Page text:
Rienzi in Beantown
Yesterday afternoon and evening, Gil Rose led his new opera company, Odyssey Opera, in as strong a case as can possibly be made both for Wagner's sensational "Rienzi" and for concert opera, generally.
I've long loved "Rienzi," but gave up hopes of ever hearing a live one, so yesterday's performance at Jordan Hall was one not to be missed. A minute into the overture, where the theme of Rienzi's prayer enters I already was misting up. This music always does this to me ... I'm one who believe that simple theme to be one of the most beautiful melodies ever penned by mortal man.
Rose had at his disposal, massive forces and had them under control throughout a long, two-part day (beginning at 3, with a two hour dinner break then resuming again at 7:30). The orchestral playing was spot on, with all the Wagnerian effects one could desire, including a woman's chorus (Boston's Lorelei Ensemble) singing from the balcony. For the glorious third act, two separate brass choirs at balcony's rear provided thrilling antiphonal surround sound effects, with separate batteries of snares in the corners, making the entire musical experience of the breathtaking kind. Volume-wise, with chorus, ensembles, band and brass choirs all going full tilt, I'm hard pressed to recall a as aurally thrilling experience in my recent memory.
In the title role, Lithuanian tenor, Kristian Benedikt had a nice, burnished, heroic edge, though, particularly early on, there was less volume to his sound than one may have wanted. During the introduction to the prayer in Act 5, Benedikt removed the gold sash Rienzi had worn most of the night, folded it and cast his eyes heavenward - a marvelous, theatrical touch followed by a imploring, heartfelt performance of that most exquisite aria, earning Mr. Benedikt a nice, deserved ovation.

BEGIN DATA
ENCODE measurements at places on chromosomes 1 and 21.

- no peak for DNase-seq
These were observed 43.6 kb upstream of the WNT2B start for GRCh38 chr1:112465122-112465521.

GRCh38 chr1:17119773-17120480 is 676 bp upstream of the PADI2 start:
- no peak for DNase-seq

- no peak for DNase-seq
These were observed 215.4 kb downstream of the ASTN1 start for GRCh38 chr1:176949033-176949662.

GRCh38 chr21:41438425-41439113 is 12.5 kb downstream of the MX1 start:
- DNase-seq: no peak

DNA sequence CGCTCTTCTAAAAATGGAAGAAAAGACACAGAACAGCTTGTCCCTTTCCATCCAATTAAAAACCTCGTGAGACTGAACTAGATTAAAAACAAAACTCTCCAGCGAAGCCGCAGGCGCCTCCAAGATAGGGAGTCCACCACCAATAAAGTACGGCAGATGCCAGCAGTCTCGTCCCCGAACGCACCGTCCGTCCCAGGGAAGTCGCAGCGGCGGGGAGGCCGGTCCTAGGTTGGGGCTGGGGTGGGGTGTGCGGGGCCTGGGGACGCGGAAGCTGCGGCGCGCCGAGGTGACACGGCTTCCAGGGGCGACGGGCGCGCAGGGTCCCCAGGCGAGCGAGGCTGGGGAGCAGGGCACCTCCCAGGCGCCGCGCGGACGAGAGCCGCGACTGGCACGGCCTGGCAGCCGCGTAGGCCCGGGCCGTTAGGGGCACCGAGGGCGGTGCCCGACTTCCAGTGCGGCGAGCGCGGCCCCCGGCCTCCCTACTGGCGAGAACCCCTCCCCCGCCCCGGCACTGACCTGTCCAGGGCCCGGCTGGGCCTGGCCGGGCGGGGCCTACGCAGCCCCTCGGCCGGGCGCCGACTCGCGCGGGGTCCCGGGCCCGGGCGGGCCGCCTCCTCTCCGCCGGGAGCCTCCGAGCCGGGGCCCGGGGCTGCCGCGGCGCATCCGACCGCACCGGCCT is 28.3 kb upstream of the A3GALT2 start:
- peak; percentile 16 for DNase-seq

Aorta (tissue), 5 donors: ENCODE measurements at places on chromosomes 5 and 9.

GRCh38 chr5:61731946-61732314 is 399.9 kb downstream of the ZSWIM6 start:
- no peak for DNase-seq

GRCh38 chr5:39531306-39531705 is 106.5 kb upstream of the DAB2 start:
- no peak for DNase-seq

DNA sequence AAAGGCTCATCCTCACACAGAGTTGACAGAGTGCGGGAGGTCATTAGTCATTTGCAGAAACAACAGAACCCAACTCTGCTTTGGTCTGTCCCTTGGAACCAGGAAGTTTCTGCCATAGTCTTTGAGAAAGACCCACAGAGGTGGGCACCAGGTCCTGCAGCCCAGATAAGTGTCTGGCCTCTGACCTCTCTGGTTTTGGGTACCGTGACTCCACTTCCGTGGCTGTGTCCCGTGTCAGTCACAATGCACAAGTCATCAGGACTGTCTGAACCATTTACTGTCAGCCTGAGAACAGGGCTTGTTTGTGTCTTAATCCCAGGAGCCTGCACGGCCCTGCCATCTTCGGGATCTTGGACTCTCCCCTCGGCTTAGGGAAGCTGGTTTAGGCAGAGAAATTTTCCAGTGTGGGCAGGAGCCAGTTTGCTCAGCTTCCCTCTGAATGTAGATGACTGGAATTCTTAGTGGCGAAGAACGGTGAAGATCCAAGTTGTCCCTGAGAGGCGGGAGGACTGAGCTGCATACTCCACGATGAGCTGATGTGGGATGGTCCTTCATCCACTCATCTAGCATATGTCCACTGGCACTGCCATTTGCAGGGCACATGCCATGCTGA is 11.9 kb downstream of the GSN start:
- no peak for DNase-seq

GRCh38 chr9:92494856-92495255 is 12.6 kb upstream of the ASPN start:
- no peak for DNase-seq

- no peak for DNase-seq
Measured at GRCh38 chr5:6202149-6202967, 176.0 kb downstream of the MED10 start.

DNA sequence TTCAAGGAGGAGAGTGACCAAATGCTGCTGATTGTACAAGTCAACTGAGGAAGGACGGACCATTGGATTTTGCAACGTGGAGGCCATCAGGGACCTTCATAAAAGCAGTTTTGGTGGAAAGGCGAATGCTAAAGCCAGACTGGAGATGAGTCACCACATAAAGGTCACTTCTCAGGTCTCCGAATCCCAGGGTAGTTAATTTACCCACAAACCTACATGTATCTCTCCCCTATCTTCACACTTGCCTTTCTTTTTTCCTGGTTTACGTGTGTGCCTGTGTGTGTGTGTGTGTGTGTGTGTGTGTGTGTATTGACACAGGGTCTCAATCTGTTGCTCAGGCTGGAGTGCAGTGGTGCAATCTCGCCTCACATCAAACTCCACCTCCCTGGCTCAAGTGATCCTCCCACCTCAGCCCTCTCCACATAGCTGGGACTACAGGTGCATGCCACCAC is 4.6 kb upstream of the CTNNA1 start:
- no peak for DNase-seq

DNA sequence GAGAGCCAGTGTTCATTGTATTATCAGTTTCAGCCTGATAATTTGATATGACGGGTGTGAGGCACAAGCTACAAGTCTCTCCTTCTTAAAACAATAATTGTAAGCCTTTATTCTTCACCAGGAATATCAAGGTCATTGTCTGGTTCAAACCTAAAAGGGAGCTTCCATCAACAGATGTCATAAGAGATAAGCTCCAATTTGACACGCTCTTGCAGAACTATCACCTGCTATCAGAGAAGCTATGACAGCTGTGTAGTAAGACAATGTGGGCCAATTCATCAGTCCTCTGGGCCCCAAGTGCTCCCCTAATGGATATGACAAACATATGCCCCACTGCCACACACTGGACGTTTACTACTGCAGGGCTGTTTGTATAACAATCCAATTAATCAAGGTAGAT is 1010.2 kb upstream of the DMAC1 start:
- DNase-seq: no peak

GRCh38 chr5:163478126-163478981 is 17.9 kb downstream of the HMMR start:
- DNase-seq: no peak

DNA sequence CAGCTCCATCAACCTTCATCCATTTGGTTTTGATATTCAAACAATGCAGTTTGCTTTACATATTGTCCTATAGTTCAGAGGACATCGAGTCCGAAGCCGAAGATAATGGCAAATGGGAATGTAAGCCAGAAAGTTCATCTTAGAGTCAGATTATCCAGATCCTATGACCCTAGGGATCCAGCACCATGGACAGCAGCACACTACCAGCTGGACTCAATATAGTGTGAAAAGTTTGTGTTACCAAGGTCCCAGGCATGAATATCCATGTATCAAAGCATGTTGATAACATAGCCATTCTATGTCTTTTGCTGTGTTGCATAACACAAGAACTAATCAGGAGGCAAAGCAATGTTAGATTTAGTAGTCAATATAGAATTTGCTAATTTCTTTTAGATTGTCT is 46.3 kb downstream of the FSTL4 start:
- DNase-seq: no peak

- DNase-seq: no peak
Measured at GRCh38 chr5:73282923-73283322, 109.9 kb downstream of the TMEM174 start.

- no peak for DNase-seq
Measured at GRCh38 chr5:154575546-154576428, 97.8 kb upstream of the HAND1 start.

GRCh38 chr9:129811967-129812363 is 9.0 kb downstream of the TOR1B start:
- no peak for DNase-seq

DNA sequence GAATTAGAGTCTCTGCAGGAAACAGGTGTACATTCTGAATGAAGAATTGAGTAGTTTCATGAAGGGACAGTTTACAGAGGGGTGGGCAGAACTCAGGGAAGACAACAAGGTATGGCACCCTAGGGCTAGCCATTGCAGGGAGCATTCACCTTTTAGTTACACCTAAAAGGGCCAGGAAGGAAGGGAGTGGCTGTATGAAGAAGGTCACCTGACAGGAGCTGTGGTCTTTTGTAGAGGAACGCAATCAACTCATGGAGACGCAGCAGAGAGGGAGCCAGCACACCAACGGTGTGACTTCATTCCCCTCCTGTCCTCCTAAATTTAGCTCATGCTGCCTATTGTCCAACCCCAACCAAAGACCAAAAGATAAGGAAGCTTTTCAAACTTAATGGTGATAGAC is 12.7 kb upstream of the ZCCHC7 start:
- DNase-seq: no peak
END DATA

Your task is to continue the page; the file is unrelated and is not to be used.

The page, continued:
Elisabete Matos, as Irene, began with some stridency to the tone, but, by Act 2 had warmed up tossing out high notes that thrilled - enormous and ensemble dominating. Irene's scenes, particularly with Stephano, had real genuine melodrama and the two women's voices matched each other in the power department. How fortunate our Stephano was Margaret Jane Wray who produced the most consistently exciting singing of the day. With the most to sing, Wagner could easily have renamed his opera "Stephano."
Robert Honeysucker poured out warm, smooth-as-silk sound as Cecco del Vecchio. Excellent singing also from Ethan Bremner, Stephen Salters, Kristopher Irmiter, Christina English, David Kravitz (who made one wish Orsini was a longer role) and Frank Kelley.
It was a night of triumph for Odyssey Opera's - and Rienzi's - debut in Boston, long ovations greeted each of the singers - one of the evening's longest and loudest reserved for the company's marvelous chorus.
Wagner's too-little heard early opera was in fine hands and this was definitely an afternoon - and an evening - to remember.